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College Spotlight: Dublin City University (DCU)

»The Link takes a closer look at DCU, the newest of Dublin’s three universities and the only one sited north of the River Liffey.

While some of Ireland’s universities can trace their history in centuries, others like DCU represent a new wave of institutions established in recent decades.

In 1989, the two National Institutes for Higher Education in Dublin and Limerick were elevated to university status, giving rise to Dublin City University and the University of Limerick. In the case of DCU, the move came less then ten years after its predecessor began accepting its first students.

The campus site extends to some 85 acres, located just north of Dublin City Council’s Albert College Park and a relatively short hop from Dublin airport. It is almost entirely composed of modern, purpose-built structures - the only significant building which predates the new phase of development is the Albert College Building, beside the student residences.

The early academic focus was on engineering, computing, science and technology, plus business related subjects. More recently, DCU has developed a reputation in the humanies and performing arts.

The Helix, a purpose built “performance space” completed in 2002, was a notable addition to both the campus and Ireland’s cultural life. It includes the country’s largest concert hall and has hosted major visiting orchestras and ballet companies.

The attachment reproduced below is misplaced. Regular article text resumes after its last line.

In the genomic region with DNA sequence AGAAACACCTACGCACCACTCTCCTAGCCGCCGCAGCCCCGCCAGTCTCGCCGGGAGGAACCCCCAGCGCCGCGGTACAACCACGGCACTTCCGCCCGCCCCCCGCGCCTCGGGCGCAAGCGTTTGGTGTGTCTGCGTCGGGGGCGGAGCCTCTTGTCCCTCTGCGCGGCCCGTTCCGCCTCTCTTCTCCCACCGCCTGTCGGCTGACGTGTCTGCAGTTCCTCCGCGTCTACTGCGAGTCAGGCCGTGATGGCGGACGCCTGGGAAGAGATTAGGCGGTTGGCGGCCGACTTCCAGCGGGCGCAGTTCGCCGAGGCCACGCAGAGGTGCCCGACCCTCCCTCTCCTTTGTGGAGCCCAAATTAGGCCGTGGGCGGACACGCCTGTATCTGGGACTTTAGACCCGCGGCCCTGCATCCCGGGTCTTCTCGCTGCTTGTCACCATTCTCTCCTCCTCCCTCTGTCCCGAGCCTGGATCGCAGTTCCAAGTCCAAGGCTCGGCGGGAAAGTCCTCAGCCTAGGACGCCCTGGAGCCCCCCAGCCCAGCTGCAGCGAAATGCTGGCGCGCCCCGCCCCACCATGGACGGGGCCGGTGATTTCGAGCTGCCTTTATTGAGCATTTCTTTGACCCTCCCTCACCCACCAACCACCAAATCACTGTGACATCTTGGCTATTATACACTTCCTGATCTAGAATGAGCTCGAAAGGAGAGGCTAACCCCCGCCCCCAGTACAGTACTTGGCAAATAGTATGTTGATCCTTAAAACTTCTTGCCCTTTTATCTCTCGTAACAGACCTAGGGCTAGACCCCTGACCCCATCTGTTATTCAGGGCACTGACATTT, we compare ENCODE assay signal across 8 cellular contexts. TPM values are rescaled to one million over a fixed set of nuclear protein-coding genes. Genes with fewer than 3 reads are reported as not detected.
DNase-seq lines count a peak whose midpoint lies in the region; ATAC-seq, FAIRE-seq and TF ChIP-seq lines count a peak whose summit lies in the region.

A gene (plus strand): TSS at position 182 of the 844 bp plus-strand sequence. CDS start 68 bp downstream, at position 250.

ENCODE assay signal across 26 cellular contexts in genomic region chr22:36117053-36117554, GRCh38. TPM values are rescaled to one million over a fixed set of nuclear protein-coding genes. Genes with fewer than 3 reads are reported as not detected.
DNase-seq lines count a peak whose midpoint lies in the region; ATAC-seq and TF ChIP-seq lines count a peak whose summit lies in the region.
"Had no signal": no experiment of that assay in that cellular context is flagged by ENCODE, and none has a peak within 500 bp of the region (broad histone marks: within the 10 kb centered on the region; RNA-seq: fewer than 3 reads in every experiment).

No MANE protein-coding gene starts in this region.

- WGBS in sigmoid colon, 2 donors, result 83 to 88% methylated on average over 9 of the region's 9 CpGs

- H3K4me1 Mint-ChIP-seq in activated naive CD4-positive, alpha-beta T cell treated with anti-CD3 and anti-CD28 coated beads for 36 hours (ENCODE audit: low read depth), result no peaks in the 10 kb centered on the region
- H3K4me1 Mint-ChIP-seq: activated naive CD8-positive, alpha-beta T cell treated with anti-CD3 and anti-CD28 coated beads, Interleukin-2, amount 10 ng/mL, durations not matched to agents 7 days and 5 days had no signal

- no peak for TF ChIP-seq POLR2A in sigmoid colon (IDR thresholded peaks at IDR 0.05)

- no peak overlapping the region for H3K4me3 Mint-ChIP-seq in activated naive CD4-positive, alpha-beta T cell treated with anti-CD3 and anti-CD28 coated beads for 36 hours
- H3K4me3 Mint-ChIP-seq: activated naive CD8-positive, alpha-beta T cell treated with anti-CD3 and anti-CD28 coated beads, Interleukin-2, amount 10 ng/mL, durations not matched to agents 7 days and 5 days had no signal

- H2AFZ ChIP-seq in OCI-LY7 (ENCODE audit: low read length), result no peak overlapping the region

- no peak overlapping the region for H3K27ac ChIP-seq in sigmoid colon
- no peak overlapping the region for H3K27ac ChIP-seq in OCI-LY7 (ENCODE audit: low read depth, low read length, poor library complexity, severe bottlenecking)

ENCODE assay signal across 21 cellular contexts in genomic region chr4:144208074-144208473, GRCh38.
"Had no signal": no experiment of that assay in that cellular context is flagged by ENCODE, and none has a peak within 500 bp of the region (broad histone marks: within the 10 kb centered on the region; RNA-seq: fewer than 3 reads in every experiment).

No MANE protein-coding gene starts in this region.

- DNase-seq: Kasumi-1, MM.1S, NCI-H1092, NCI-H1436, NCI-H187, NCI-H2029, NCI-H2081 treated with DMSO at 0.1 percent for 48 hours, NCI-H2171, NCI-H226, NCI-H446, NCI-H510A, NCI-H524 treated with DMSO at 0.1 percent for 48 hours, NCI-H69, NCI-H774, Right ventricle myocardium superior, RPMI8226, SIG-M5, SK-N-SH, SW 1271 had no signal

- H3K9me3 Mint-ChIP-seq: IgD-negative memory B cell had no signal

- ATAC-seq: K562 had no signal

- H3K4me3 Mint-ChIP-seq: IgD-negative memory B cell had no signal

The Henry Grattan Building, DCU

The Henry Grattan Building - the first modern addition at the campus site in 1981, now home to the Faculty of  Humanities and Social Sciences [Photo: Learn English at DCU]

Albert College building, DCU

The Albert College Building - once used by UCD’s Faculty of Agriculture, it now houses the offices of the university president [Photo: Dominik Roblek, Flickr]

The Helix at DCU

The Helix performance space, incorporating Ireland’s largest concert hall

Irish Aid Alumni and DCU

The first Irish Aid fellows at DCU necessarily took up programmes in science and engineering. For a time, Irish Aid also made provision for a number of shorter fellowships at DCU for an English programme specifically oriented toward diplomats.

In recent years, the majority of Irish Aid fellows attending DCU have undertaken courses within the Centre for International Studies - including programmes in International Relations, Security and Conflict Studies, Globalisation and Development. Within the Business School, fellows have focused on the Masters in Accounting and Human Resource Management.